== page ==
• Very stiff laterally
  • 15QR rear axle helps it track even better
  • Full component spec leaves little to be desired
  • Can very well be a one bike quiver
  • Love the Easton Haven cockpit as opposed to house-brand stuff

Bad Slayer 70

  • I’d like to see a 160/130 or 160/140 Fox TALAS… 120 is a bit much
  • A little floppy at slow speeds
  • Why no 10-speed?
  • Cable routing under the BB is a little awkward

Bottom Line: 2011 Rocky Mountain Slayer 70

With a great mix of new technology and predictable Rocky Mountain pedigree, the all-new Slayer 70 can be a quiver of one. I was able to climb with speed and efficiency that’s hard to come by in this class. And the downhill… oh yeah, it will make you smile.

More Info: Visit Bikes.com to Learn More & Locate a Dealer

About Author

A native of the Pacific Northwest, Jason quickly developed a love for the outdoors and a thing for mountains. That infatuation continues as he founded this site in 1999 -- sharing his love of road biking, mountain biking, trail running and skiing. That passion is channeled into every article or gear review he writes. Utah's Wasatch Mountains are his playground.


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  3. Hi Jason,

    I have a magura thor fork, 140 1 1/8 that i am burning to build a bike around, are you still as hot over the ibis mojo as initially indicated or do you feel there is a better full carbon 26 frame out there. Thoughts?



  4. Hi Jason,

    What do you weigh ?

    Have you ridden the Altitude 26″ bikes ?

    “Could” you put a Cane Creek angled headset on this bike and sharpen up the floppy handling ?

  5. Pingback: My Thoughts on BIKE Magazine’s Bible of Bike Tests - FeedTheHabit.com

  6. wanker….

    and i’m happy to not have to become a member of this site to tell you that…
    the talas has three adjustment clicks…. doh, use only the top two. or?
    anyway, ride up, then ride down and enjoy. And flip the reverb on high!

      • I am building up a Slayer and am considering a Float instead of the TALAS. Do you think the TALAS is necessary? I used to ride an SXC Slayer and even though I hated the feeling with the fork lowered there were situations where I wheelied out if I didn’t. With the new straight up geometry I would like to think I can get by without lowering the front end. Thoughts?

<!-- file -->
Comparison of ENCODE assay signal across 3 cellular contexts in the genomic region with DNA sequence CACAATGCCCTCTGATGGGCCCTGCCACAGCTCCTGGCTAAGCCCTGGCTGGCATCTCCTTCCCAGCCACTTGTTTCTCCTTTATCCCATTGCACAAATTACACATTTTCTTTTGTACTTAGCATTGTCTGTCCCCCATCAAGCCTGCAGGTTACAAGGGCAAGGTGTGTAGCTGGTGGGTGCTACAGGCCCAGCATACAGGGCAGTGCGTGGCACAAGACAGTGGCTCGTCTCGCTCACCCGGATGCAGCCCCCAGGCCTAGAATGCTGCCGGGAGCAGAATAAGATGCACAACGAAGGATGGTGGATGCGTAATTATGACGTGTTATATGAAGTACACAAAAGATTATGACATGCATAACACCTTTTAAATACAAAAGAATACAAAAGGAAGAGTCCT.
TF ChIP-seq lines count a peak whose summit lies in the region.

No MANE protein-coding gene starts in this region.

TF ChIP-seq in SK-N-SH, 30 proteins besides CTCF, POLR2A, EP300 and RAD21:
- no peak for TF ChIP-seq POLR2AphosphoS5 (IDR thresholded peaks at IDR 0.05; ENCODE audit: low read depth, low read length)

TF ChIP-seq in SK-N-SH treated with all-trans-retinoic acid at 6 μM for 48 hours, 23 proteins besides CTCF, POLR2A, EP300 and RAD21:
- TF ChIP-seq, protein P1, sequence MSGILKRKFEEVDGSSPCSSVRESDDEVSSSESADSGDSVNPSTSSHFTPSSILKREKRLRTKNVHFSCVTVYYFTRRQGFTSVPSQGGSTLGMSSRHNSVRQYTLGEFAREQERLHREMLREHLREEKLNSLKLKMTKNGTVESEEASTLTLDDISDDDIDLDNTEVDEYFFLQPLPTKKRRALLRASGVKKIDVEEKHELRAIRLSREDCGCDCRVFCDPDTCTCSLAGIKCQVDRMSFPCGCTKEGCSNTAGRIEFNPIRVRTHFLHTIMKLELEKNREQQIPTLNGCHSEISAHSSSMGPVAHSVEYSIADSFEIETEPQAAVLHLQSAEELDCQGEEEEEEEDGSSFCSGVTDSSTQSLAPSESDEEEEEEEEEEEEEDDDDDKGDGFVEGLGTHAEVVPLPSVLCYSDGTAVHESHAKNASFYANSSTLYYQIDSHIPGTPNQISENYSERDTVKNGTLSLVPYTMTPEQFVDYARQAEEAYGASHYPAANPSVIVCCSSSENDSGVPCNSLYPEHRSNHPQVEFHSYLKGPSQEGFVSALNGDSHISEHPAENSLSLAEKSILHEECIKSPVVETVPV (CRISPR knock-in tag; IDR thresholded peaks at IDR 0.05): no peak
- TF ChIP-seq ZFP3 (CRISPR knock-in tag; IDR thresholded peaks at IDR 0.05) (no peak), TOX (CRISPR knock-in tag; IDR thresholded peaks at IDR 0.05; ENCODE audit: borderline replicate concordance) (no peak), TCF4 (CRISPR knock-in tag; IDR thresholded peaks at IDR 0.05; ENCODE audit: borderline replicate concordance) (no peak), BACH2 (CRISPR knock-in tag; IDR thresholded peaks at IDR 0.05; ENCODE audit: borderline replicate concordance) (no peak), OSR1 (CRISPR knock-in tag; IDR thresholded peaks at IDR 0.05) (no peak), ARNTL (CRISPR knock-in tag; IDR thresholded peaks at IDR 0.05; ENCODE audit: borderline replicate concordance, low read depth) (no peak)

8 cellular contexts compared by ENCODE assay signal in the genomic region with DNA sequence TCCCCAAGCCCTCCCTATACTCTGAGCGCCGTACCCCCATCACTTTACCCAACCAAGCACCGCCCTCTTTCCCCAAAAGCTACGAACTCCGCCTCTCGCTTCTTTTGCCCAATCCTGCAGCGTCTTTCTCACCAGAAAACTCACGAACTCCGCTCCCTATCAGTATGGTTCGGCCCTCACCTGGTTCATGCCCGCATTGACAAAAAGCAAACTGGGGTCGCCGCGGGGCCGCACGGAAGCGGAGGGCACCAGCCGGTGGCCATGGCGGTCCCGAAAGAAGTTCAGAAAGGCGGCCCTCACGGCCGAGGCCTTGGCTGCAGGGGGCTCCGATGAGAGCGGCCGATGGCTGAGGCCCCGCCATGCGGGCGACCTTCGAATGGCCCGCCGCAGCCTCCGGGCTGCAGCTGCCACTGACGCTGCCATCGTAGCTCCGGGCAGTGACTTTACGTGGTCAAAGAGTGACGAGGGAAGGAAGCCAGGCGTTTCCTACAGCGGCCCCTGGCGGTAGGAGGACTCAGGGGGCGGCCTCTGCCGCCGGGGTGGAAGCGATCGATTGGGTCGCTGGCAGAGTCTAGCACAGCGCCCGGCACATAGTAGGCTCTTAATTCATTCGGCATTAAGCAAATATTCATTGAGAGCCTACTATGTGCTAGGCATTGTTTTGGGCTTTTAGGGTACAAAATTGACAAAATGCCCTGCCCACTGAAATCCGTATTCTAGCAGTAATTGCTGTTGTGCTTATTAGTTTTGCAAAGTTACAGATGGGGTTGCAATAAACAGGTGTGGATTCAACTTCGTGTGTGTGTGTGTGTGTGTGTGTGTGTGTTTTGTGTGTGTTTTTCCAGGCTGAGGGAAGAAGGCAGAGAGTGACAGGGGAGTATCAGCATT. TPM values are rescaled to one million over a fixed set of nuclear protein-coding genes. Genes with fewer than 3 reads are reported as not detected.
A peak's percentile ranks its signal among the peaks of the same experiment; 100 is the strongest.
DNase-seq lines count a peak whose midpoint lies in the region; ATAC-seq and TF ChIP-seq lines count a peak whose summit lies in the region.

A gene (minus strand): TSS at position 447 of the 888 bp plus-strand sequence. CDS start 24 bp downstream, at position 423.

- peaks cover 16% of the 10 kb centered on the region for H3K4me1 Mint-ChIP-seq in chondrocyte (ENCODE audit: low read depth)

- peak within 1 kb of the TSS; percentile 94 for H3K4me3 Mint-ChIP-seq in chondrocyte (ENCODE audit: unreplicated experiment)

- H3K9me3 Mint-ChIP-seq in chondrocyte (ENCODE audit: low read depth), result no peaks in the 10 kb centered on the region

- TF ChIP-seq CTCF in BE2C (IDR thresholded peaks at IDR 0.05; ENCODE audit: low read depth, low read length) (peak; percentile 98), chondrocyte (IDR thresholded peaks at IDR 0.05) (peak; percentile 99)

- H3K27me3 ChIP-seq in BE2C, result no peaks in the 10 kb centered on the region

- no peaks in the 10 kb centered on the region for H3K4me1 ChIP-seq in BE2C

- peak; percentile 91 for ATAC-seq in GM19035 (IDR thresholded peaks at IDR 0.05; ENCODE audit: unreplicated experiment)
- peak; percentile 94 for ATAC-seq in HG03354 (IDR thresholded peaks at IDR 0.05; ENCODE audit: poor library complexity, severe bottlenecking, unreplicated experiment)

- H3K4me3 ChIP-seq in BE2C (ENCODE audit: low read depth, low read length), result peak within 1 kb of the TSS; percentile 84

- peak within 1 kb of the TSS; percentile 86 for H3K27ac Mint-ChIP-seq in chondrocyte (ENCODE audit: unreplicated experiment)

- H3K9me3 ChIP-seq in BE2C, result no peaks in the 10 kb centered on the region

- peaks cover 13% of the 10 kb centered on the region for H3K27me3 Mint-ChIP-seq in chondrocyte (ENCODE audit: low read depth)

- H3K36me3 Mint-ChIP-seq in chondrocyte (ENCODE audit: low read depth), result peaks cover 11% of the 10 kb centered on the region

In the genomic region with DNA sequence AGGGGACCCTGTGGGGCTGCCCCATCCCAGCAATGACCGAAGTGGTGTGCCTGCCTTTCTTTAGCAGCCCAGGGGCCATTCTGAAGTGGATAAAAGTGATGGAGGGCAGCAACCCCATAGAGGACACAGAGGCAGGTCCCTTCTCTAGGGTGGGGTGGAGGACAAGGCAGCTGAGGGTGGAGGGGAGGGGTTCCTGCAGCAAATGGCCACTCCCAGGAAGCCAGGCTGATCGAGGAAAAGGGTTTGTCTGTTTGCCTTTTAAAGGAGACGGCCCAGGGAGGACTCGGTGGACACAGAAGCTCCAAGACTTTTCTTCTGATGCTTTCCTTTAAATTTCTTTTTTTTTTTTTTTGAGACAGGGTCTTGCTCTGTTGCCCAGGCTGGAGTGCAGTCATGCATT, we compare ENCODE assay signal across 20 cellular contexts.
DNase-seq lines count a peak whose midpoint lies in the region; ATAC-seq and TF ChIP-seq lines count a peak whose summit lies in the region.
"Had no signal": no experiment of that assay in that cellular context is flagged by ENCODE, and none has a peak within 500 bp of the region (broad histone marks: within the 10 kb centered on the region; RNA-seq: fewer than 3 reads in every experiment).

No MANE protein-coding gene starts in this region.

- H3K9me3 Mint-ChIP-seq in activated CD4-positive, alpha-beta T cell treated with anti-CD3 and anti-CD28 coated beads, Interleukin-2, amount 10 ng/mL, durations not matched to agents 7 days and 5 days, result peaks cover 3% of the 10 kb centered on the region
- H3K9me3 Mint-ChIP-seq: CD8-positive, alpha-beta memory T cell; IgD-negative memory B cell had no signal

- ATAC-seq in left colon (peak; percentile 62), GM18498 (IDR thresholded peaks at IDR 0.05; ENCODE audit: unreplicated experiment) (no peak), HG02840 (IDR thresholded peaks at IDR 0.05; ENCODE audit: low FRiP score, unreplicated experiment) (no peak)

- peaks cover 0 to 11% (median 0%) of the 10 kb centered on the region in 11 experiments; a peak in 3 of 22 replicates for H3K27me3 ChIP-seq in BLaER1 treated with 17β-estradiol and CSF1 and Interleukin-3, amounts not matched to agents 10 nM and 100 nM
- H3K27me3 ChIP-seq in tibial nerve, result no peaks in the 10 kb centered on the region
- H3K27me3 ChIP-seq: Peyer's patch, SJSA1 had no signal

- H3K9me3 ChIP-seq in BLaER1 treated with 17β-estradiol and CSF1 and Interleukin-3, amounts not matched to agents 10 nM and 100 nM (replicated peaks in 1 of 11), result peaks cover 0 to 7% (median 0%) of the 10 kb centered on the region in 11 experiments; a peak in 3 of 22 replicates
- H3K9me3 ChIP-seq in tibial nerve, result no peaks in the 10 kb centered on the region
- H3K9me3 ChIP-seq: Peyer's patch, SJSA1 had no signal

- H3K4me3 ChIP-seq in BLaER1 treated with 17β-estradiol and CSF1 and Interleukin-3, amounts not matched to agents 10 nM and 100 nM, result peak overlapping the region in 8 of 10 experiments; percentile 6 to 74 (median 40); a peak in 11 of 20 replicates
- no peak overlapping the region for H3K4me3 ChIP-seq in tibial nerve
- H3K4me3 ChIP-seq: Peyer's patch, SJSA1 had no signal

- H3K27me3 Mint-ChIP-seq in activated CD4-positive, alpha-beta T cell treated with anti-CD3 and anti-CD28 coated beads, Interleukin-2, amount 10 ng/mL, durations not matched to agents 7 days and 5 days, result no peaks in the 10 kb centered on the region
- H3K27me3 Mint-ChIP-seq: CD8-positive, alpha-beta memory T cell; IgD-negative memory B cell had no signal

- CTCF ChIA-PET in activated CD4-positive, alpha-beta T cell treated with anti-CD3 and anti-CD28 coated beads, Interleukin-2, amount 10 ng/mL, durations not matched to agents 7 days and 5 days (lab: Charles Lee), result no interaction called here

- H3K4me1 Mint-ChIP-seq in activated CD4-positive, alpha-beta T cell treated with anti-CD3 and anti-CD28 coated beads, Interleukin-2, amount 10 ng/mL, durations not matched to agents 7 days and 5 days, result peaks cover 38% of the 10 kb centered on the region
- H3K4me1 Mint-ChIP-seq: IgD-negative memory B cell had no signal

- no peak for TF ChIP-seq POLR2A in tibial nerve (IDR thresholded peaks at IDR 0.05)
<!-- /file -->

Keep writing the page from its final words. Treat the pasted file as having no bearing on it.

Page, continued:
• Hey Reed… sorry for the delay. As I stated in the review, the travel adjust is a “nice to have” feature, but isn’t absolutely necessary unless you have long, extended or extremely-steep climbs. The Float should be just dandy with the geometry of the Slayer.

  7. How do you think it compares to the 2008 slayer sxc 70 you tested in the past? I’m currently riding a 2007 sxc 70 that I love, and was thinking of getting a 2012 slayer.

    • The old Slayer vs. the new Slayer is an interesting comparison. Surprisingly, I think the new slayer climbs better and is definitely much more capable overall. Definitely not a cut on the old Slayer, but the new one with the Smoothlink suspension is really a killer machine. I had a great time on it last year and definitely think it would be a worthy upgrade.

      • Hi Jason
        How does the slayer compare to a nomad ( gen 2) climbing and descending?
        Thanks for the awesome reviews.

        • I haven’t ridden the new Nomad for comparison. The one I rode was the first-gen version and I know it has improved a ton since then. The new Slayer is quite an awesome bike that can handle serious abuse and id quite capable. it may be what you’re looking for if you can lighten it up just a hair.

  8. Hi Jason, you’ve reviewed both, so if you had to get one do-it-all bike which would it be: RM Slayer or Mojo HD?, those are the ones I’m considering right now. Thank you for the help.

      • Well I’m getting an amazing deal on a Slayer 70! what would you say are the main advantages/disadvantages between the two?. Right now I have a Classic Mojo that I love and bought in part because of your recommendation. I’d keep both bikes, it’s not a substitute for the Mojo, at least for a while.
        Thanks again Jason.